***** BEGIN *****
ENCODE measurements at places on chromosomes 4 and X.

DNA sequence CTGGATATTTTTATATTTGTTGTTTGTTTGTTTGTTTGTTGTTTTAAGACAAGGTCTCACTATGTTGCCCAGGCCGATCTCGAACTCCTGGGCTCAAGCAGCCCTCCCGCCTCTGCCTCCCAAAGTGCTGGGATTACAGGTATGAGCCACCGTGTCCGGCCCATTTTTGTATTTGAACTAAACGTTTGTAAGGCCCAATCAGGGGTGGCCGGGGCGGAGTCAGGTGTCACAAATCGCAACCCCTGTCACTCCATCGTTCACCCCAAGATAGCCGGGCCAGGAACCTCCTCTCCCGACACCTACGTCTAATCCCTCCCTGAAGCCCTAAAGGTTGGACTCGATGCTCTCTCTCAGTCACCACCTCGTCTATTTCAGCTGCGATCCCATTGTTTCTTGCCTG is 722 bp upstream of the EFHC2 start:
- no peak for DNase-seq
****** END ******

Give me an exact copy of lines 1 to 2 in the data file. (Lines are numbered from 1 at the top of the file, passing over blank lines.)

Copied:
ENCODE measurements at places on chromosomes 4 and X.

DNA sequence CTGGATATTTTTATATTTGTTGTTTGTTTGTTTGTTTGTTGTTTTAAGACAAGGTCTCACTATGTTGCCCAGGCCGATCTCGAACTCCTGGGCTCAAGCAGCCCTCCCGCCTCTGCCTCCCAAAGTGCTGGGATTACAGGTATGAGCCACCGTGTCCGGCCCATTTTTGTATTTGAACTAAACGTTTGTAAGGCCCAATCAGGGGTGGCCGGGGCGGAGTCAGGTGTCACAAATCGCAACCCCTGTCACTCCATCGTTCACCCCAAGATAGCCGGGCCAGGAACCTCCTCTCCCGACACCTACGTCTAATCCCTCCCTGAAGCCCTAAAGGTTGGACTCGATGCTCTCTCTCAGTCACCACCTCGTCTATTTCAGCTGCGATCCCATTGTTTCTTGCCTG is 722 bp upstream of the EFHC2 start: